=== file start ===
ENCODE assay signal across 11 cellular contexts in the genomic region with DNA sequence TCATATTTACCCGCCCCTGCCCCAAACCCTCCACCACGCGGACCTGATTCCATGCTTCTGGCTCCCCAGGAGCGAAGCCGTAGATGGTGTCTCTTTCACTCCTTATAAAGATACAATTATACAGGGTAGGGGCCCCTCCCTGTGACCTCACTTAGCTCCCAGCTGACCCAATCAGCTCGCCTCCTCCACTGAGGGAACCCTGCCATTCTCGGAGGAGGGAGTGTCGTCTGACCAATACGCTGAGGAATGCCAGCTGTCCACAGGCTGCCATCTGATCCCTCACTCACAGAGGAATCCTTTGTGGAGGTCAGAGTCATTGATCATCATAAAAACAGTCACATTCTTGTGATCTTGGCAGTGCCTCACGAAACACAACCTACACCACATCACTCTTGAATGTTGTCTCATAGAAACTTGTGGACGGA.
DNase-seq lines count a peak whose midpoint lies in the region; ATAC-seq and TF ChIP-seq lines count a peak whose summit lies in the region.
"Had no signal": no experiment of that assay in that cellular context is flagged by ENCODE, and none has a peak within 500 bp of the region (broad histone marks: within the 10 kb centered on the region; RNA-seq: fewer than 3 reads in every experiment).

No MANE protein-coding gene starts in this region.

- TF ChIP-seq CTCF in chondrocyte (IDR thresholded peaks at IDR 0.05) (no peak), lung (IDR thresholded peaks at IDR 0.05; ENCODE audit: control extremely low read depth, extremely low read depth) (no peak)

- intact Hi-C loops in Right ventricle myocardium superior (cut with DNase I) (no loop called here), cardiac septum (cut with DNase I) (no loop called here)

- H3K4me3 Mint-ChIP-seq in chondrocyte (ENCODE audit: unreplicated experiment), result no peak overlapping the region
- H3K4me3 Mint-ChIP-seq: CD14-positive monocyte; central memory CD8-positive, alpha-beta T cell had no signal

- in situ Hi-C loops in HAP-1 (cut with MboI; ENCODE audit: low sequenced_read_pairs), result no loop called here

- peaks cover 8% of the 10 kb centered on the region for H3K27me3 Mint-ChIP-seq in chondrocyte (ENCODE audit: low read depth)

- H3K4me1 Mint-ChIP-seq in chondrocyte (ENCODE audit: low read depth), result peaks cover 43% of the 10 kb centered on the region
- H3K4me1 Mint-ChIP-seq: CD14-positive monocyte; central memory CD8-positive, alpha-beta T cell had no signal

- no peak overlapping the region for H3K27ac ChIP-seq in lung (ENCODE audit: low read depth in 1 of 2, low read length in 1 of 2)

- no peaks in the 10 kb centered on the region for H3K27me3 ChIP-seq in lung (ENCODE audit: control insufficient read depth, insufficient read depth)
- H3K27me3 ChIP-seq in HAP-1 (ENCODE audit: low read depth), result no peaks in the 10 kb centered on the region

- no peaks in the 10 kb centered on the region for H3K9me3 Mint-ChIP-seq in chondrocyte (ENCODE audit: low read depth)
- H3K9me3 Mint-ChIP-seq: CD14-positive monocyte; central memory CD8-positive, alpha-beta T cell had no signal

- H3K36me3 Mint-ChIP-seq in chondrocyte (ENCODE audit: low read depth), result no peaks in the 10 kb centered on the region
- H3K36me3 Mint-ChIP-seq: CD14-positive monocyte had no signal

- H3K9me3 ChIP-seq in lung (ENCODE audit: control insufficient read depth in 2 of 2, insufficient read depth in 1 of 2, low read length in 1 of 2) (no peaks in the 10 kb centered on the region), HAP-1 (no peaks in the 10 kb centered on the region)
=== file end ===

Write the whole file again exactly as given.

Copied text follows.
ENCODE assay signal across 11 cellular contexts in the genomic region with DNA sequence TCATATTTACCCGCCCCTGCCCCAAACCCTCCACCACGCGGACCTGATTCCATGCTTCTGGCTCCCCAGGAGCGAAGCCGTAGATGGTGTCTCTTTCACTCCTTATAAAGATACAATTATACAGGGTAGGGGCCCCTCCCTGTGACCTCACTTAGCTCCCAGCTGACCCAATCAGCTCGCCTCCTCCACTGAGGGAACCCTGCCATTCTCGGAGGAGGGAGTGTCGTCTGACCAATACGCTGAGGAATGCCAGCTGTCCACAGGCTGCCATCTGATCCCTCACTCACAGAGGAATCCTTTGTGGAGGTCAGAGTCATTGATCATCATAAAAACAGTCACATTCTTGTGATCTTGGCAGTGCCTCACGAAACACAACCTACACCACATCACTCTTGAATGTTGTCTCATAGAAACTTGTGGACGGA.
DNase-seq lines count a peak whose midpoint lies in the region; ATAC-seq and TF ChIP-seq lines count a peak whose summit lies in the region.
"Had no signal": no experiment of that assay in that cellular context is flagged by ENCODE, and none has a peak within 500 bp of the region (broad histone marks: within the 10 kb centered on the region; RNA-seq: fewer than 3 reads in every experiment).

No MANE protein-coding gene starts in this region.

- TF ChIP-seq CTCF in chondrocyte (IDR thresholded peaks at IDR 0.05) (no peak), lung (IDR thresholded peaks at IDR 0.05; ENCODE audit: control extremely low read depth, extremely low read depth) (no peak)

- intact Hi-C loops in Right ventricle myocardium superior (cut with DNase I) (no loop called here), cardiac septum (cut with DNase I) (no loop called here)

- H3K4me3 Mint-ChIP-seq in chondrocyte (ENCODE audit: unreplicated experiment), result no peak overlapping the region
- H3K4me3 Mint-ChIP-seq: CD14-positive monocyte; central memory CD8-positive, alpha-beta T cell had no signal

- in situ Hi-C loops in HAP-1 (cut with MboI; ENCODE audit: low sequenced_read_pairs), result no loop called here

- peaks cover 8% of the 10 kb centered on the region for H3K27me3 Mint-ChIP-seq in chondrocyte (ENCODE audit: low read depth)

- H3K4me1 Mint-ChIP-seq in chondrocyte (ENCODE audit: low read depth), result peaks cover 43% of the 10 kb centered on the region
- H3K4me1 Mint-ChIP-seq: CD14-positive monocyte; central memory CD8-positive, alpha-beta T cell had no signal

- no peak overlapping the region for H3K27ac ChIP-seq in lung (ENCODE audit: low read depth in 1 of 2, low read length in 1 of 2)

- no peaks in the 10 kb centered on the region for H3K27me3 ChIP-seq in lung (ENCODE audit: control insufficient read depth, insufficient read depth)
- H3K27me3 ChIP-seq in HAP-1 (ENCODE audit: low read depth), result no peaks in the 10 kb centered on the region

- no peaks in the 10 kb centered on the region for H3K9me3 Mint-ChIP-seq in chondrocyte (ENCODE audit: low read depth)
- H3K9me3 Mint-ChIP-seq: CD14-positive monocyte; central memory CD8-positive, alpha-beta T cell had no signal

- H3K36me3 Mint-ChIP-seq in chondrocyte (ENCODE audit: low read depth), result no peaks in the 10 kb centered on the region
- H3K36me3 Mint-ChIP-seq: CD14-positive monocyte had no signal

- H3K9me3 ChIP-seq in lung (ENCODE audit: control insufficient read depth in 2 of 2, insufficient read depth in 1 of 2, low read length in 1 of 2) (no peaks in the 10 kb centered on the region), HAP-1 (no peaks in the 10 kb centered on the region)